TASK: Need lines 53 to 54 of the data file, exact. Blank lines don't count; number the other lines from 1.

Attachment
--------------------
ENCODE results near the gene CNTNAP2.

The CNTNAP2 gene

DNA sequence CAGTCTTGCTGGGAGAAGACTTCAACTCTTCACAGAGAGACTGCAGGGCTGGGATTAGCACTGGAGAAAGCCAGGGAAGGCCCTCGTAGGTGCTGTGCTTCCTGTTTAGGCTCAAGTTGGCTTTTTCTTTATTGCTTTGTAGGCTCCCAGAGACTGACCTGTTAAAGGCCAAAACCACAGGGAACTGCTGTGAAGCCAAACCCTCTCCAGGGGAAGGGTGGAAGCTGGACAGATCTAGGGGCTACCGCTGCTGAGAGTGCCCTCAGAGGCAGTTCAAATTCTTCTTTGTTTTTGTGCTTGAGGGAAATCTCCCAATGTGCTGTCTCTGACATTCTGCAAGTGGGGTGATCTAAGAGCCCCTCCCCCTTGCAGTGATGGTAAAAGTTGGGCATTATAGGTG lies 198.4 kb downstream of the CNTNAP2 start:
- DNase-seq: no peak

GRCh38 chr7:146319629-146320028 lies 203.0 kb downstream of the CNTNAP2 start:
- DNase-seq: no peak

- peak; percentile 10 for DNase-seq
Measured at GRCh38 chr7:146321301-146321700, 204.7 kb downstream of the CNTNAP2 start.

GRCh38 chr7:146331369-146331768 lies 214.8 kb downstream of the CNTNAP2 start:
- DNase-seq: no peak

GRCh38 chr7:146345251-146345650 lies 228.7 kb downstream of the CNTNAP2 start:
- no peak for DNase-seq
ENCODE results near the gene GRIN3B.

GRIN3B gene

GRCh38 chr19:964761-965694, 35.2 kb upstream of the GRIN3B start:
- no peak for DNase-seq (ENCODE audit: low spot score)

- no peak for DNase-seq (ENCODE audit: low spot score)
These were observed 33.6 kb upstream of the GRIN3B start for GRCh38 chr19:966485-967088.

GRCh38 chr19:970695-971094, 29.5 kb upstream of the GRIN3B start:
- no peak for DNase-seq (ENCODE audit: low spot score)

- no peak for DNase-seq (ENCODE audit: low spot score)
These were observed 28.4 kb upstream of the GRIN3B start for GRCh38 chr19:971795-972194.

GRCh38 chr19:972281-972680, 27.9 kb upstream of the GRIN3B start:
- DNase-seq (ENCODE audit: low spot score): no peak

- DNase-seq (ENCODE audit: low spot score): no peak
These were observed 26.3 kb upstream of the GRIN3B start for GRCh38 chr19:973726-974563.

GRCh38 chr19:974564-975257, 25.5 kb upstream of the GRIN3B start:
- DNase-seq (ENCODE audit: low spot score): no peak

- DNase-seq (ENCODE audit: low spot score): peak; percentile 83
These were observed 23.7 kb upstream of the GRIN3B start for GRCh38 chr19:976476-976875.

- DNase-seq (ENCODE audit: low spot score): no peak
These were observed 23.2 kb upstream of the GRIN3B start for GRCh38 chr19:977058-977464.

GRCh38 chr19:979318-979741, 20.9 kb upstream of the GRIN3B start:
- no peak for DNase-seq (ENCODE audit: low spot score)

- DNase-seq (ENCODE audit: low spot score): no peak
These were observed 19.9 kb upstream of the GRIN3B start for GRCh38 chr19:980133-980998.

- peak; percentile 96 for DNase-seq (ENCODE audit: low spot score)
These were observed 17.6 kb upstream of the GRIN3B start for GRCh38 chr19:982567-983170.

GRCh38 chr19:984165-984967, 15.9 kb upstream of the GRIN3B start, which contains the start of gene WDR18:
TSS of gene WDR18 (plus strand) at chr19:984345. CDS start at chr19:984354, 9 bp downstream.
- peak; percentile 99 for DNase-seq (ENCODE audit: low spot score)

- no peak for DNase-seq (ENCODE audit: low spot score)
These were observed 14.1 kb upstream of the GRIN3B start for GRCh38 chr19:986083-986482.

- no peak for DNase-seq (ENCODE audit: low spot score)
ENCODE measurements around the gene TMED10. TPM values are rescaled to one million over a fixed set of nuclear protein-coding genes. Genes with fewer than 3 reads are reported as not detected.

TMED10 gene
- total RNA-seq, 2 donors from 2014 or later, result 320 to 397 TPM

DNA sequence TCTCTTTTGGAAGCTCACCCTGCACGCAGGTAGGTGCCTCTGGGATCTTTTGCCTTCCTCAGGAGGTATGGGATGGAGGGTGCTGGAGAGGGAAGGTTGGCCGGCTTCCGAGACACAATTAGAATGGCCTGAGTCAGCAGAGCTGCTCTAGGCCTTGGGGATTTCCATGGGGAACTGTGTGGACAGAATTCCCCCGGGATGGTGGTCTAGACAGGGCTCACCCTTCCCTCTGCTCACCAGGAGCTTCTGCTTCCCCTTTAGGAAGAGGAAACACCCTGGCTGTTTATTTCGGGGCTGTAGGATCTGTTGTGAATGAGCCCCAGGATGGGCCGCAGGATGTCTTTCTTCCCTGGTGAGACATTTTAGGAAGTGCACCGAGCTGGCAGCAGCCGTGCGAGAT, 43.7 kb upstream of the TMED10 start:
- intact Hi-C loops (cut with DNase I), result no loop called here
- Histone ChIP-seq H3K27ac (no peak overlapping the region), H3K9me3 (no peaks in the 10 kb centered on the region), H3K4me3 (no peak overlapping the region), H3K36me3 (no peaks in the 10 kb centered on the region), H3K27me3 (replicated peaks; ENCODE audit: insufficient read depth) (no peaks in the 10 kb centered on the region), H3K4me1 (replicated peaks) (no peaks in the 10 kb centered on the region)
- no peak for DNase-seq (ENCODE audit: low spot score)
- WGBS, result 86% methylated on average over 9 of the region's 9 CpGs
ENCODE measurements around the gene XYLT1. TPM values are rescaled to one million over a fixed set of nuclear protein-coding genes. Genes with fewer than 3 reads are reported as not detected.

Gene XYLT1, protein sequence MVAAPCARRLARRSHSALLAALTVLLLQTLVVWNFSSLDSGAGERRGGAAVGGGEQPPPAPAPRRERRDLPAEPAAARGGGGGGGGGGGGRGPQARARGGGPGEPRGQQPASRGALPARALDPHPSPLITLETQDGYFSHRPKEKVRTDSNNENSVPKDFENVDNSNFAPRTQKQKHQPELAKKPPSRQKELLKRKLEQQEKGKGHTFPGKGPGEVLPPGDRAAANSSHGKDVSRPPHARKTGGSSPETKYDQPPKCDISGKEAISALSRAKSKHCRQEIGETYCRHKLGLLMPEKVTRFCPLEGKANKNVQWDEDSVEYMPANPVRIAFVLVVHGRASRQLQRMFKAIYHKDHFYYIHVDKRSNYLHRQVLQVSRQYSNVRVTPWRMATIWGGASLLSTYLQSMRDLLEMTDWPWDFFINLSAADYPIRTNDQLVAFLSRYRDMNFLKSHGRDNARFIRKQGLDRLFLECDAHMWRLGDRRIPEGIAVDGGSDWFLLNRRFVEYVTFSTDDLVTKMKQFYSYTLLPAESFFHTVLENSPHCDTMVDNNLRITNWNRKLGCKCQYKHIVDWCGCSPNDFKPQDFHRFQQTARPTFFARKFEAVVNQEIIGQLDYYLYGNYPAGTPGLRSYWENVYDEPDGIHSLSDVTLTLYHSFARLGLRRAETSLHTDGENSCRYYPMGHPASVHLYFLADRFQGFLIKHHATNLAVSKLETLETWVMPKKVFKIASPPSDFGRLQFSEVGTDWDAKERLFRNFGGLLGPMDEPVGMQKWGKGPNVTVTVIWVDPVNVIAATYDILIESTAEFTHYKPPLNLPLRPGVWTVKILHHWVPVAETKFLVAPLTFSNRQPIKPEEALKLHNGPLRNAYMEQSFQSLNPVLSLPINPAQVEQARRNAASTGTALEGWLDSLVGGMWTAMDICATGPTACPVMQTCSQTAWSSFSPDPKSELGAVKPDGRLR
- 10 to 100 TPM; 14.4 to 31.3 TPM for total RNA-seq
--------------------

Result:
ENCODE measurements around the gene XYLT1. TPM values are rescaled to one million over a fixed set of nuclear protein-coding genes. Genes with fewer than 3 reads are reported as not detected.

Gene XYLT1, protein sequence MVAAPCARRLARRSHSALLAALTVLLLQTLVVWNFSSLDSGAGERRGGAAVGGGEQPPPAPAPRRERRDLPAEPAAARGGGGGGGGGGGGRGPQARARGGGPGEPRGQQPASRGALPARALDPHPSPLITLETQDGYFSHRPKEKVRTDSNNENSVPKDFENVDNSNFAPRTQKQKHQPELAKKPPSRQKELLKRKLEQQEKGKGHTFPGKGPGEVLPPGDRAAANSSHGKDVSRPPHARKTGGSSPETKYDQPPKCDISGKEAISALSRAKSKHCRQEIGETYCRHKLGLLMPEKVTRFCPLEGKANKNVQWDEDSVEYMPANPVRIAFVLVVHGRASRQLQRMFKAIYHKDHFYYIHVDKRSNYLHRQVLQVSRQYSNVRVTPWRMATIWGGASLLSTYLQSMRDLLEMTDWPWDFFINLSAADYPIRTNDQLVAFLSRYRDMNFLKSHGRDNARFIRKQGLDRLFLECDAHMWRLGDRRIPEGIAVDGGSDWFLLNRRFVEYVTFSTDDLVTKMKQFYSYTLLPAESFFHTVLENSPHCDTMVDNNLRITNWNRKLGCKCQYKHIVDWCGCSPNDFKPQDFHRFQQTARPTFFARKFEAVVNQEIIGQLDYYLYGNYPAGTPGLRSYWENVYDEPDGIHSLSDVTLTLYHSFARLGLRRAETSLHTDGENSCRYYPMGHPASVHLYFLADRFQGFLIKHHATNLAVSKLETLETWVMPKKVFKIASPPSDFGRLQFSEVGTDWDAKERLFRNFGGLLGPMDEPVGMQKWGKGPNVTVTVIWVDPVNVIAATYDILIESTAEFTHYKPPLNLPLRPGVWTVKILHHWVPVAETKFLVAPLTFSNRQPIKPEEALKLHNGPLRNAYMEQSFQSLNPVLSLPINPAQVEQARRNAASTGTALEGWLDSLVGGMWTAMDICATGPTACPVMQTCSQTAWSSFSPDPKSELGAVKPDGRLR